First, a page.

In 1998, after five years in private practice, I took a job in public legal education and was soon thereafter introduced to the problems many people have in accessing justice, whether in terms of working effectively with their lawyers, finding a lawyer, paying for a lawyer, or trying to address legal issues without the assistance of a lawyer.
Since that time, I’ve continued to work and volunteer in the non-profit legal sector, frequently with a focus on providing increased access to justice, at least for the lucky few. Next month I’m moving into an interim position directing a pro bono legal clinic. The workload there just keeps expanding.
Seventeen years later – encompassing most of my career, to date – the problems just keep growing. Fewer people are able to find and afford the services of a lawyer today than at that time. Legal Aid plans have been trimmed to the bare essentials. Countless online resources, court information booths, and DIY supports now supplement telephone and drop-in information services. More and more individuals are appearing in courts without legal representation.
I didn’t plan to make a career of access to justice work. Many of the changes required today, were known to be required 17 years ago or more, yet looking back, I can’t help but wonder at the lack of progress. Indeed, I am dismayed that despite steps forward, the access to justice sector faces a greater demand for services than ever before. And that demand just keeps on growing while resources remain stagnant or decline.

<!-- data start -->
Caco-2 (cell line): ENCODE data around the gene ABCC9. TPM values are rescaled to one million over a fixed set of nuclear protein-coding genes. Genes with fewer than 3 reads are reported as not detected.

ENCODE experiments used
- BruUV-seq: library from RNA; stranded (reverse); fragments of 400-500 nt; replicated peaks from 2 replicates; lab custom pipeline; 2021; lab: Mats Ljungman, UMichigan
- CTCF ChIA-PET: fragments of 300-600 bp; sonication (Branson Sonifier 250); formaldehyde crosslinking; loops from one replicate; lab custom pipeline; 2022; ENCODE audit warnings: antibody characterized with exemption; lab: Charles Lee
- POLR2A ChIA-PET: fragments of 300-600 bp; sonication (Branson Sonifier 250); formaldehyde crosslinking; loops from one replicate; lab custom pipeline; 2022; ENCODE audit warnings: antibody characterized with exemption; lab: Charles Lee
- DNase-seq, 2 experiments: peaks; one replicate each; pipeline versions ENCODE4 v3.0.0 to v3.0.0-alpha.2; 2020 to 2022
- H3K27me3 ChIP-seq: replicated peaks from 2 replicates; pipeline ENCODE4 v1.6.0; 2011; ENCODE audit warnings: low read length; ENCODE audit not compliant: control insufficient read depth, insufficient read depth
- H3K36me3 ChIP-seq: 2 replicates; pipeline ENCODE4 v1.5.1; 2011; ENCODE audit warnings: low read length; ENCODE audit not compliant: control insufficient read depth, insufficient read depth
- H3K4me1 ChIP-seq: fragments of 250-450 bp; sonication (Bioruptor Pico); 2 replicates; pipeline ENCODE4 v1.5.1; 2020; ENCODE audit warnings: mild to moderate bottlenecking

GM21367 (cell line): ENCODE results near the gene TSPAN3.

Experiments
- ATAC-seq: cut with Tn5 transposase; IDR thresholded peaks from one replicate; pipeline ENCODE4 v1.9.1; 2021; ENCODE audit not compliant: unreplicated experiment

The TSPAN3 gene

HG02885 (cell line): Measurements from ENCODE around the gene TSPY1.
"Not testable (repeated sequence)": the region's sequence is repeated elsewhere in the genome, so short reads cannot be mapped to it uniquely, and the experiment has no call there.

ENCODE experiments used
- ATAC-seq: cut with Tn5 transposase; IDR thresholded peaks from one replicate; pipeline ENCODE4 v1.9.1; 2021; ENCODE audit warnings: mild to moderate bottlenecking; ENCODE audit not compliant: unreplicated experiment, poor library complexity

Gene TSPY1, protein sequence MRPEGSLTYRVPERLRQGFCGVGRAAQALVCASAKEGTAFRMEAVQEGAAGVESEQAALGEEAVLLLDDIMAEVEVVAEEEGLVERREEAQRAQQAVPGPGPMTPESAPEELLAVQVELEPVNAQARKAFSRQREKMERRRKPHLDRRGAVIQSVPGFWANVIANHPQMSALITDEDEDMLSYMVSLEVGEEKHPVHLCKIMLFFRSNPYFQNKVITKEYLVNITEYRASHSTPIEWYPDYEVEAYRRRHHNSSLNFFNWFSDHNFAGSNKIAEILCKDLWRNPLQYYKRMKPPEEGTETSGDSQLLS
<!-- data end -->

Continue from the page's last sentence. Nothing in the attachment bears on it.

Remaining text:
All of which brings me to wondering, what if…
- What if courts administration took seriously the well-founded complaints that their processes create barriers to justice and are, in many cases, much too complex and require significant overhaul?
- What if law schools prepared students to deliver legal services with the assistance of technological innovations and with clients’ needs at the centre of every interaction?
- What if law societies made it more economically feasible for lawyers to work on pro bono or in the access to justice sector by providing practice fee rebates or credits?
- What if ethics committees were required to consider the impact of proposed rule changes on access to justice for those of middle and low socioeconomic status?
- What if law reform commissions made enhancing access to justice a criterion in their deliberations and recommendations for changes to our laws?
- What if every judge and court staffer were sensitized to the myriad of issues facing self-representing litigants at every step of the legal process, from archaic document formatting requirements to inflexible scheduling to the attitudes of counsel opposing a SRL?
- What if all lawyers considered it their professional duty and obligation to provide legal services to those unable to afford to pay for those services?
- What if governments at each level recognized that unmet legal needs create a myriad of other problems for individuals, families, communities and businesses, with spiralling costs attached?
- What if the legal profession truly valued those who work everyday on the front lines of access to justice – whether in legal aid clinics, pro bono clinics, public legal education or the early resolution services sector?
What would you add to the What ifs?